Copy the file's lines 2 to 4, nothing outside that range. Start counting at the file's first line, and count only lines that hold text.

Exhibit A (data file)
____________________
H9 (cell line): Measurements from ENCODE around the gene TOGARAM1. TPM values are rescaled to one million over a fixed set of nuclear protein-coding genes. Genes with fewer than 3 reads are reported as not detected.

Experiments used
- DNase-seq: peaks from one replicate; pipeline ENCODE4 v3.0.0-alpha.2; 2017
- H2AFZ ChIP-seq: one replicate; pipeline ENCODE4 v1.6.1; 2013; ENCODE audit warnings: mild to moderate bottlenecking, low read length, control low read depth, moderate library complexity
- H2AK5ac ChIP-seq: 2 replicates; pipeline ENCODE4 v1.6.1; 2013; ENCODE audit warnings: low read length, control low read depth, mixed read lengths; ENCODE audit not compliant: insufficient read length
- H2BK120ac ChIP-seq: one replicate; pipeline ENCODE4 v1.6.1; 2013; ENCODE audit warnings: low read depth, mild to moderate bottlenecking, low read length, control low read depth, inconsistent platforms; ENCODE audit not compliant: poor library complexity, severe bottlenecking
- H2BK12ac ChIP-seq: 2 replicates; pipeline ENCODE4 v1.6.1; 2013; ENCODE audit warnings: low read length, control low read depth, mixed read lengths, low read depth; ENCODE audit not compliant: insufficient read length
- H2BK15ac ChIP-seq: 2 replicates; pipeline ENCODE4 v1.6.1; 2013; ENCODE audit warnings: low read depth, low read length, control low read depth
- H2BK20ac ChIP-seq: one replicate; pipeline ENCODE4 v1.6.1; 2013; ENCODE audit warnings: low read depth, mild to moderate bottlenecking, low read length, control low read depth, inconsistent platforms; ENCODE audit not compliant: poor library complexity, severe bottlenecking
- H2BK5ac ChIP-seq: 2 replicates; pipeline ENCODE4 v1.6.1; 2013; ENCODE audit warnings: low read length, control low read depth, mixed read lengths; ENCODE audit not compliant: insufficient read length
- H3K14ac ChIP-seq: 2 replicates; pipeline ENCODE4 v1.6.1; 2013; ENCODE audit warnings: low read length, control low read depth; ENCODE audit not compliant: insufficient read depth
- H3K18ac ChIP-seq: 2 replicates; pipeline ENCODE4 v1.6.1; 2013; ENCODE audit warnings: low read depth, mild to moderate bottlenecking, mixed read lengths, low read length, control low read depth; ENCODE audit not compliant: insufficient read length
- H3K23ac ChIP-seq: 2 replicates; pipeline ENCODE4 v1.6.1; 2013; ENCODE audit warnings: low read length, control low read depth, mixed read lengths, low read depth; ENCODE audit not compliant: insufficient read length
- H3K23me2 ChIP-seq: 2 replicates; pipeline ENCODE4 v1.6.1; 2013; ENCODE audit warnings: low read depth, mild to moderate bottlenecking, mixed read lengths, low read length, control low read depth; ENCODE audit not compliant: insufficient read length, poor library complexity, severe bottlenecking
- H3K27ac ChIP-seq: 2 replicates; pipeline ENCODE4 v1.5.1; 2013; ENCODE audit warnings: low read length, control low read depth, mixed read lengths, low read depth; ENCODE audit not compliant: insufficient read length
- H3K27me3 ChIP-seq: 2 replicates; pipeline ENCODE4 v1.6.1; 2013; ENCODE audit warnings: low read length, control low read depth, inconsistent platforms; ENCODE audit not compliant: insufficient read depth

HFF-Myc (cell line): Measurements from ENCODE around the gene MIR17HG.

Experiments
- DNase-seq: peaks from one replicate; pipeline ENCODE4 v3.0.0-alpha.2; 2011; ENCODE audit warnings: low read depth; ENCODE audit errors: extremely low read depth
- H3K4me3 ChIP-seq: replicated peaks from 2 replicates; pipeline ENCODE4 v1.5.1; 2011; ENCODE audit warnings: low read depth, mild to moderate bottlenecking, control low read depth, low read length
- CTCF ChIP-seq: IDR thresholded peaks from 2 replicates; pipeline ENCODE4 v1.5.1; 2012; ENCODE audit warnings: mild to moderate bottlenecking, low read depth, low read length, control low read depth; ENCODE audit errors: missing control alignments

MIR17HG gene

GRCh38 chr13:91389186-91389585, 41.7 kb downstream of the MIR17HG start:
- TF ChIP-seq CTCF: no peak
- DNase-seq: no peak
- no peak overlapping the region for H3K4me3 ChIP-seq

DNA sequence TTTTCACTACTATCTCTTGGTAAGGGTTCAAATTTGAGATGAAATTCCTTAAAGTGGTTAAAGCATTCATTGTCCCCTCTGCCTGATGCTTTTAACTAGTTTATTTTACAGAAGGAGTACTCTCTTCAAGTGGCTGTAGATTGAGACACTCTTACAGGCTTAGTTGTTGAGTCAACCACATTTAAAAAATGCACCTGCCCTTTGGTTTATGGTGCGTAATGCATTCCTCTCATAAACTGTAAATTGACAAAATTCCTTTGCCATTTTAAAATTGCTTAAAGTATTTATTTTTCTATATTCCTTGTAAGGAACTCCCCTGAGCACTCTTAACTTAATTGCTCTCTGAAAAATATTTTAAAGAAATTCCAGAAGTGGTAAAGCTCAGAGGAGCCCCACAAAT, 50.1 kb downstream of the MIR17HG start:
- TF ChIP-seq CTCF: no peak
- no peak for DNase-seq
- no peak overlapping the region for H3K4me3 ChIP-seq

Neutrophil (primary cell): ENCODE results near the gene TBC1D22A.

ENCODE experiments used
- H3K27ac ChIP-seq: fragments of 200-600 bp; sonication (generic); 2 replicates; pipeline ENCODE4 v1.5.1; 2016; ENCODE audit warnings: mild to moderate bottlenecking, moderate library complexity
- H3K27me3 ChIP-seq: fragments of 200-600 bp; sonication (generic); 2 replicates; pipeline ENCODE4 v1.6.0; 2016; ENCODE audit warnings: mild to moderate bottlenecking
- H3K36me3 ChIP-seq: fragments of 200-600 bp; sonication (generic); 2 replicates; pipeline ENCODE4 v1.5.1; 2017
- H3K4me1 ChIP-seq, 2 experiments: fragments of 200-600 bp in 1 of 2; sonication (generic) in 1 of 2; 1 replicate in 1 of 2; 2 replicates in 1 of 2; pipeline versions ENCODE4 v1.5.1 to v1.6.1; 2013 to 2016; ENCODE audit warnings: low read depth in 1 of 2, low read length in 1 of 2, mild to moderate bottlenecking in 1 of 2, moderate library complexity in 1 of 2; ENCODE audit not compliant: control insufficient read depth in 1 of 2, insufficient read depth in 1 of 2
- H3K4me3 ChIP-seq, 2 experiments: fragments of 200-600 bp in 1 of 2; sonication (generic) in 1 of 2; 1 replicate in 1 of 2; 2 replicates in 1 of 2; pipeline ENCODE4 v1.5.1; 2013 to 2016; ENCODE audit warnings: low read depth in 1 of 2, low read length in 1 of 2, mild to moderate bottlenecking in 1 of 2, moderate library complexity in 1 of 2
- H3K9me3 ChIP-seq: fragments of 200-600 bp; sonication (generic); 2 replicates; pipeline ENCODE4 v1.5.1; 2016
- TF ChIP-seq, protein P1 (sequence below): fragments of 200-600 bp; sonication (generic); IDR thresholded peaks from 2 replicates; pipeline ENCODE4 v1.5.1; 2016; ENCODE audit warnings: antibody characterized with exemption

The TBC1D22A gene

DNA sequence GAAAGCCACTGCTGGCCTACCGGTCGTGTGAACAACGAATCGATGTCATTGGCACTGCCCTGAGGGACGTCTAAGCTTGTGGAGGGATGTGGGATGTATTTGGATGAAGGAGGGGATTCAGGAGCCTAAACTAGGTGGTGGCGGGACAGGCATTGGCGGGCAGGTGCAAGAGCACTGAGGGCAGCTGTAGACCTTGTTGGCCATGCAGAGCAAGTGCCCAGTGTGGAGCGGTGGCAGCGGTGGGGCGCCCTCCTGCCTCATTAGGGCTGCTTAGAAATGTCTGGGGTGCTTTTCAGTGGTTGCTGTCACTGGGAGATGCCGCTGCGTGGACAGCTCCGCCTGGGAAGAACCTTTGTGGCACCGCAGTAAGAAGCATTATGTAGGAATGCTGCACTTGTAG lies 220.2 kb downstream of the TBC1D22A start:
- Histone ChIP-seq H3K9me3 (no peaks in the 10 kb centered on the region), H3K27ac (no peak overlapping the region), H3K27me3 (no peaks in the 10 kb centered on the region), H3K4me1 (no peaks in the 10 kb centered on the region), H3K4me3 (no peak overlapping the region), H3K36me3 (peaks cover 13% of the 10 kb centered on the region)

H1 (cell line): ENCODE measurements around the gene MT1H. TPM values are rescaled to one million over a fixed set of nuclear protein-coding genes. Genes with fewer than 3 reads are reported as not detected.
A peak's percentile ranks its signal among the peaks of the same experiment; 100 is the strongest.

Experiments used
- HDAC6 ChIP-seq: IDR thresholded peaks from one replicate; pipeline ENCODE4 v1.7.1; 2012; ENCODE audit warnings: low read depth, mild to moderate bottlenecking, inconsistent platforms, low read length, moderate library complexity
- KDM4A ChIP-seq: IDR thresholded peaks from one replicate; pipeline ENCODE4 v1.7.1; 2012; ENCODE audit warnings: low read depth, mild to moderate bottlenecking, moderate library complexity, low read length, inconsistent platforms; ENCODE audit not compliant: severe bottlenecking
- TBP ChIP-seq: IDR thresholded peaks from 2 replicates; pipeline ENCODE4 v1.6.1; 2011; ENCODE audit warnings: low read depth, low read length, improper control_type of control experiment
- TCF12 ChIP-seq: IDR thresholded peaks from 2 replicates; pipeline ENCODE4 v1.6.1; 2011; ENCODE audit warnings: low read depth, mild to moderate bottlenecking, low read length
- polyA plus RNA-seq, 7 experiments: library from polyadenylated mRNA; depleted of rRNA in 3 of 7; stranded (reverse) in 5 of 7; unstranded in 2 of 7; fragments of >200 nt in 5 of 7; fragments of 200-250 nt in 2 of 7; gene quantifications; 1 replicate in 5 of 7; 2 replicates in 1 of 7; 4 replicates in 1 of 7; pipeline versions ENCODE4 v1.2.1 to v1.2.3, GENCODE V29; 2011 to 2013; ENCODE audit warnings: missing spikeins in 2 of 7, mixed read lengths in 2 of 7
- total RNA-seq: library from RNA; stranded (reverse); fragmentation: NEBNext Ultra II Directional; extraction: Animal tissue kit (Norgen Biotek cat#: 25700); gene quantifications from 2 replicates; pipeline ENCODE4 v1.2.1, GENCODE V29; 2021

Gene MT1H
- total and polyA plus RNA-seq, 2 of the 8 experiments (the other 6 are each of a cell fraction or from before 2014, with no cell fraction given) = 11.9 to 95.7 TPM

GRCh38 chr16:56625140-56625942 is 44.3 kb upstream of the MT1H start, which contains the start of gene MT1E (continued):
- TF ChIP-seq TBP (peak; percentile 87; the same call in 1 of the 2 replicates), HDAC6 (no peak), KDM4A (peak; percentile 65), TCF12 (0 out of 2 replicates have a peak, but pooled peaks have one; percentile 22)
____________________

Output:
Experiments used
- DNase-seq: peaks from one replicate; pipeline ENCODE4 v3.0.0-alpha.2; 2017
- H2AFZ ChIP-seq: one replicate; pipeline ENCODE4 v1.6.1; 2013; ENCODE audit warnings: mild to moderate bottlenecking, low read length, control low read depth, moderate library complexity